Job: “I despise myself and repent in dust and ashes.”
Paul: “Oh, what a miserable person I am!”
Isaiah: “Woe is me! I am undone, for I am a man of unclean lips!”
David: “I know my transgressions; my sin is always before me.”
While the typical psychologist would scold each of these men for their “negative self-talk,” it was their honesty with sin and weakness that led them to the freedom of redemption. You cannot truly accept the good news about God’s great love until you are willing to admit the bad news about yourself! Christ demonstrated his great love for you by dying while you were yet a sinner! (Romans 5:8).
Jesus said that a physician comes to heal the sick. As long as we deny the bad news, we will never embrace the healing and redemption offered by our loving Savior.
Living the Truth
Every single one of us has issues with self-esteem and self-concept—some expressed through insecurity and others expressed through arrogance. That is because every single one of us struggles to accept both the good news and the bad news. The world’s view of you, based on achievement and accomplishment, is far more convincing than the unchanging truths expressed in God’s Word.
A wise counselor will take your “self-esteem” issues and help you discover truth—not the world’s truth, but what has been spoken about you through God’s Word.
If you are depressed and shackled with doubt, have you accepted the love of God? Does it mean anything to you that Jesus gave his life as a ransom for yours? Do you believe what the Bible says that you are “God's masterpiece. He has created us anew in Christ Jesus, so we can do the good things he planned for us long ago”? (Ephesians 2:10). Does God’s opinion of you mean more than what your father said about you so many years ago?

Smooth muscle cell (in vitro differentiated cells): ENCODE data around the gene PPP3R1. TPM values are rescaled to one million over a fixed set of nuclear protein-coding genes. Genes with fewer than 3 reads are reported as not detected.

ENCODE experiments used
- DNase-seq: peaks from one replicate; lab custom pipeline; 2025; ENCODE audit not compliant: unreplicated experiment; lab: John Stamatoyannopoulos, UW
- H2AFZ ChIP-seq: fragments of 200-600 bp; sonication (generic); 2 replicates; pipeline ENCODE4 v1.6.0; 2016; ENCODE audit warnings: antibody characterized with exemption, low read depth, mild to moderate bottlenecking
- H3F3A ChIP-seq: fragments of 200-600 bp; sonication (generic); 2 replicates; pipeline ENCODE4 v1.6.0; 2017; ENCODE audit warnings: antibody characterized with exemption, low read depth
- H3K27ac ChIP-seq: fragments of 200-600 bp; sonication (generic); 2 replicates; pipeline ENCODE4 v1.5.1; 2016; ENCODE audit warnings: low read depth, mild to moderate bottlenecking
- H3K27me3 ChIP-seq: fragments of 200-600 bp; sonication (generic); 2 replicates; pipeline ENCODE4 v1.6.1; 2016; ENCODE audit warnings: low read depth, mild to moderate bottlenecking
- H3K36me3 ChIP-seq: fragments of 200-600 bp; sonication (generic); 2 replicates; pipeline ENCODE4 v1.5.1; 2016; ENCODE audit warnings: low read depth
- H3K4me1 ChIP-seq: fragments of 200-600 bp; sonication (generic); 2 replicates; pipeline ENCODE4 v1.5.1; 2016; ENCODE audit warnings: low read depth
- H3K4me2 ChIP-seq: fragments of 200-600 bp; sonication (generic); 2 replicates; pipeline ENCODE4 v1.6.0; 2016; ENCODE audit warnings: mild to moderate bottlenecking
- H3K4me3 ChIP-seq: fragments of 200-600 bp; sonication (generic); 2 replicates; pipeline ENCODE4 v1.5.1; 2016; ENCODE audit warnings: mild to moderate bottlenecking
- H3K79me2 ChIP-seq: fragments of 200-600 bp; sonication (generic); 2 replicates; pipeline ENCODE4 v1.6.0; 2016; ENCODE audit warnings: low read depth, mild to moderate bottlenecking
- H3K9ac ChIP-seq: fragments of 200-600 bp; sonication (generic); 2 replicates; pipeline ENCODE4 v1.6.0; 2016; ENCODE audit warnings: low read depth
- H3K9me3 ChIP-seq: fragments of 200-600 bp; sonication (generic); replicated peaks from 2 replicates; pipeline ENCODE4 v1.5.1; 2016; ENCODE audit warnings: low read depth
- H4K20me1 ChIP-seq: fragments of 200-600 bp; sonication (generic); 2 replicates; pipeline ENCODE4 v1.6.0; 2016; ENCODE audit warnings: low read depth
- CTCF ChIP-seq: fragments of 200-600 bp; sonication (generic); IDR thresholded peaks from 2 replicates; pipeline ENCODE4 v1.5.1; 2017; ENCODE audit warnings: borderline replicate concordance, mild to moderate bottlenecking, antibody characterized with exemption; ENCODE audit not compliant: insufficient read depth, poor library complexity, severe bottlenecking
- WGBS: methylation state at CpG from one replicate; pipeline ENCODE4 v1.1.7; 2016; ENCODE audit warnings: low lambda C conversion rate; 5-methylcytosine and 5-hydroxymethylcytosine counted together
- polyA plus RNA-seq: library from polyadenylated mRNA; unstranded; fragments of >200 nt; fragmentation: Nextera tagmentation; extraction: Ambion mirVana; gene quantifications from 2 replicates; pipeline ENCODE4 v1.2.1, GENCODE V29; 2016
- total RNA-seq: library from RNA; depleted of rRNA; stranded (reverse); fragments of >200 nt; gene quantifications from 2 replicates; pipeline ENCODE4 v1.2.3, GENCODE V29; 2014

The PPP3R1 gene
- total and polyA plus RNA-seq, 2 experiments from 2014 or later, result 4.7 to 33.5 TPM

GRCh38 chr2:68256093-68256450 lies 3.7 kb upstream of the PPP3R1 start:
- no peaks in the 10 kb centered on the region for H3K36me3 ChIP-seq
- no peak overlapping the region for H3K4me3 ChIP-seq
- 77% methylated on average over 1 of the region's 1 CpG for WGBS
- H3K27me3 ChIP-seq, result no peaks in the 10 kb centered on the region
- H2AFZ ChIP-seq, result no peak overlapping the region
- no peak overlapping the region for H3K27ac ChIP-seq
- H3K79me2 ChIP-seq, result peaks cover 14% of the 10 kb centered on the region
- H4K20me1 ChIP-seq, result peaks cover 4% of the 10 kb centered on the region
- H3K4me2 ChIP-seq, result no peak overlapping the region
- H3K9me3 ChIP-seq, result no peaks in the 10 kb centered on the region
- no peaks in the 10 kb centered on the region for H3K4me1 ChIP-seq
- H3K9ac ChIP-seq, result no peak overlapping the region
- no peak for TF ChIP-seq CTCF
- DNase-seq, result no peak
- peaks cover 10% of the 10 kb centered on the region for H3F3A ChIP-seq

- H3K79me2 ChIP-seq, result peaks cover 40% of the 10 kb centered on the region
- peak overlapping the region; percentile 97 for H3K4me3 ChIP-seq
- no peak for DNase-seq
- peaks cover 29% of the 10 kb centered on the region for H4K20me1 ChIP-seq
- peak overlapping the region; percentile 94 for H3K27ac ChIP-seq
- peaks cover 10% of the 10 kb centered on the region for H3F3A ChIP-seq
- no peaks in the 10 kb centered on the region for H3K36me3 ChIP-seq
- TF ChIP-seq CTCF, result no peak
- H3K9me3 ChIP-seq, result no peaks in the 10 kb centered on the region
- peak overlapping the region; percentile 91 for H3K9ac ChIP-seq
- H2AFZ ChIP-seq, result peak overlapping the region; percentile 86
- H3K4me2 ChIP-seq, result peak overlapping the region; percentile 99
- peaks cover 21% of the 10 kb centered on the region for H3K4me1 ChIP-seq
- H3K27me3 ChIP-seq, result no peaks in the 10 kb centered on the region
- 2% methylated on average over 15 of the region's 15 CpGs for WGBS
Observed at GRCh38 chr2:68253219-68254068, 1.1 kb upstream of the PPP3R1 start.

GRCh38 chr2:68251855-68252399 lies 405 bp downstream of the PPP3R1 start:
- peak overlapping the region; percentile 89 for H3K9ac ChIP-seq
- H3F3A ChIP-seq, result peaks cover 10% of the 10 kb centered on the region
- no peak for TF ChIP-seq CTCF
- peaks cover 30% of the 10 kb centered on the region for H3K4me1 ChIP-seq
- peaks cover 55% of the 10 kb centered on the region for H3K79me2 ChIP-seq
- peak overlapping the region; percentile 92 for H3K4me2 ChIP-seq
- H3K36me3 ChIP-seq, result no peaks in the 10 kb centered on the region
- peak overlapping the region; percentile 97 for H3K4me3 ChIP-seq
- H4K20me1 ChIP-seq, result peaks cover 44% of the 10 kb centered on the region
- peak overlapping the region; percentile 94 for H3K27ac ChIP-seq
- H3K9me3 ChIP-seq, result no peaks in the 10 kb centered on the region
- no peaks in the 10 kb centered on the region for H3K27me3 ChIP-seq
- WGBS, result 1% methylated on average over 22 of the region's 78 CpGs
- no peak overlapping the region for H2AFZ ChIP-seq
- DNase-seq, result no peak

On the other hand, if your confidence comes through what you’ve accomplished or how you stack up to your peers, beware! That façade of strength is keeping you from the reality your vulnerability and dependence upon God.
This is what the LORD says:
“Don’t let the wise boast in their wisdom,
or the powerful boast in their power,
or the rich boast in their riches.
But those who wish to boast
should boast in this alone:
that they truly know me and understand that I am the LORD
who demonstrates unfailing love
and who brings justice and righteousness to the earth,
and that I delight in these things. (Jeremiah 9:23–24)
God desires for us to break free from this obsession about our worth. He sees his children scurrying around to prove themselves or hiding in corners in fear of failure. Do you long to be free from the tyranny of self-esteem? I do. Ask the Lord to help you embrace his truth about you.